It is beyond dispute that a state court must accord full faith and credit to “the judicial proceedings of the federal courts.” Supreme Lodge, K.P. v. Meyer, 265 U.S. 30, 33 (1924). As a consequence, “when an issue has been fully litigated and decided” in federal court, it cannot be “contested again between the same parties” in state court—the doctrine of collateral estoppel. King v. Grindstaff, 284 N.C. 348, 359, 200 S.E.2d 799, 807 (1973).
If an issue is decided in connection with a dismissal with prejudice under Rule 12(b)(6), has that issue been “fully litigated and decided”? Generally, the answer is “yes.” If an issue is decided in Federal Case #1 in the context of a Rule 12(b)(6) dismissal, then the issue may not be re-litigated in Federal Case #2. Likewise, if an issue is decided in N.C. Case #1 in the context of a Rule 12(b)(6) dismissal, then the issue may not be re-litigated in N.C. Case #2.
But if an issue is decided in Federal Case #1 in the context of a Rule 12(b)(6) dismissal, is re-litigation of that issue precluded in N.C. Case #2?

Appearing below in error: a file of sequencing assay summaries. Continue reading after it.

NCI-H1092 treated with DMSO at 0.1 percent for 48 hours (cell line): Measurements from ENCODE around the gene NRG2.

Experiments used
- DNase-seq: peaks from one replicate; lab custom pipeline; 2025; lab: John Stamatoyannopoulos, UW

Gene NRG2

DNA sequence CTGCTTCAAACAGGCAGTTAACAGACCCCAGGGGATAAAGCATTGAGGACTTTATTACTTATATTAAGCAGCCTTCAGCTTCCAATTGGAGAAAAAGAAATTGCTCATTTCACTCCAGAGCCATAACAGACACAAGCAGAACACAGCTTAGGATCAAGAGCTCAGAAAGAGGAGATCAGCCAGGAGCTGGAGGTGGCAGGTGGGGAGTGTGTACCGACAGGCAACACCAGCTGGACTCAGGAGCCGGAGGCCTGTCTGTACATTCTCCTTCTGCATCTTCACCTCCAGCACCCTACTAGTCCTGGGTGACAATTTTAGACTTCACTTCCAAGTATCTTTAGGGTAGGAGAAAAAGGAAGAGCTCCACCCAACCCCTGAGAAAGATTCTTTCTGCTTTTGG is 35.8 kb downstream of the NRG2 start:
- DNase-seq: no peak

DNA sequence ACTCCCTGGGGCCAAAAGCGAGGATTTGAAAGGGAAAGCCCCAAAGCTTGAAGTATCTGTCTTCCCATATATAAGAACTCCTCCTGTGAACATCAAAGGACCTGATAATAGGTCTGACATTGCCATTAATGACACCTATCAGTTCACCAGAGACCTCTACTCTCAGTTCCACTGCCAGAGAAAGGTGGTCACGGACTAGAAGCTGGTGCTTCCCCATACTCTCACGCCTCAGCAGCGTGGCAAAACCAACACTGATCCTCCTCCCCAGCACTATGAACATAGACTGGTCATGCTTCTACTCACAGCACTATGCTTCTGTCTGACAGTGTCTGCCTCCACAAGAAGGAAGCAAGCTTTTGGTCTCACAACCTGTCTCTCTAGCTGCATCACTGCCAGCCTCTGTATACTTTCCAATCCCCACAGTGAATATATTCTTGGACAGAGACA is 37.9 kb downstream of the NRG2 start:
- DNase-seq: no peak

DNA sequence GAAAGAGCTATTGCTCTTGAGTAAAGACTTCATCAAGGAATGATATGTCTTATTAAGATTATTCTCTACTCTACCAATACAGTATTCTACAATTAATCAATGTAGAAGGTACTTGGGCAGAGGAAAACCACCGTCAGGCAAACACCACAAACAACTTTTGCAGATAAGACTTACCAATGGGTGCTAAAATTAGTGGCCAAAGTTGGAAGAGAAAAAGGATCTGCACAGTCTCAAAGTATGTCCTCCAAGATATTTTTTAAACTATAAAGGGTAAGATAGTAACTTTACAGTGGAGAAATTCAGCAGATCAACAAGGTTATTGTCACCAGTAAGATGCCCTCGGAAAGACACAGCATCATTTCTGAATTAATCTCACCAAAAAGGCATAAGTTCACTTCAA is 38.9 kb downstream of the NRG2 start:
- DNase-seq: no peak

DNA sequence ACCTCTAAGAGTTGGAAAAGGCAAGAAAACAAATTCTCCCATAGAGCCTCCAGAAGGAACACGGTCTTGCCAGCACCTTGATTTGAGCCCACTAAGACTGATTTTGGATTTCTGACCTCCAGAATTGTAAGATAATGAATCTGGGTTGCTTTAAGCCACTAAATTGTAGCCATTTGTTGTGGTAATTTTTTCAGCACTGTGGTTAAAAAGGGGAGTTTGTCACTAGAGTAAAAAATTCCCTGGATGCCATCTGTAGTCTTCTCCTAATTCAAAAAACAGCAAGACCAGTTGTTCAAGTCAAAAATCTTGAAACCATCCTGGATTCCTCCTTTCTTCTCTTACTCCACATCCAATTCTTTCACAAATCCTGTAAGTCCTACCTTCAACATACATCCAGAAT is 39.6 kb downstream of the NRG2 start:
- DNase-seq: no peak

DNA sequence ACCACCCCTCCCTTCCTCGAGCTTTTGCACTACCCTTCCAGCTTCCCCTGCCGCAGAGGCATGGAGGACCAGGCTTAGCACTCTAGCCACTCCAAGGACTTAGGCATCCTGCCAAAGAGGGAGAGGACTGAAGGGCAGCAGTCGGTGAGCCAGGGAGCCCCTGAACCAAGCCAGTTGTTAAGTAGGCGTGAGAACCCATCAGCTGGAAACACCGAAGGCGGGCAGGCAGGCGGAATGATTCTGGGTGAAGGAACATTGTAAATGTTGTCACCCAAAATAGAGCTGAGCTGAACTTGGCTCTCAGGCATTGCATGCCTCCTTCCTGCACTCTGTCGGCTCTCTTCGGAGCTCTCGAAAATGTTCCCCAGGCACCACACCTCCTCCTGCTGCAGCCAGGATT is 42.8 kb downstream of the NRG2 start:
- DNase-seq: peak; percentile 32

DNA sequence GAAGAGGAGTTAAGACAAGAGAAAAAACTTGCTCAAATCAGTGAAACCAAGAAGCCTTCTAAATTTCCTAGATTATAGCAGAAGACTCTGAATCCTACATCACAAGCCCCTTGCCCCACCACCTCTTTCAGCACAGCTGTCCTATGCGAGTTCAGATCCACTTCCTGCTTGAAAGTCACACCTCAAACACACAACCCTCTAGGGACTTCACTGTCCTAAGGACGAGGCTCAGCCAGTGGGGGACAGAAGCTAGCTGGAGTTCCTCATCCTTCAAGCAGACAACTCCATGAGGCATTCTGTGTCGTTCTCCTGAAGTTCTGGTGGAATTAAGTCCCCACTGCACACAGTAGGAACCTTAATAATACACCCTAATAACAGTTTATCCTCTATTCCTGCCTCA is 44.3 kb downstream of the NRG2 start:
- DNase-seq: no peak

“No,” the Court of Appeals held this week in Fox v. Johnson. The Court reasoned that, because the federal courts apply the “heightened” pleading standard set forth in Bell Atlantic Corp. v. Twombly, 550 U.S. 544 (2007), but our state courts apply a lesser, “notice pleading” standard, a federal dismissal of a claim in response to a 12(b)(6) motion is not “on the merits” such that North Carolina courts must accord it preclusive effect. In so ruling, the Court rejected appellants’ arguments that “full faith and credit” means little if a sister court’s determination that an issue is final can be disregarded in subsequent litigation in North Carolina state court.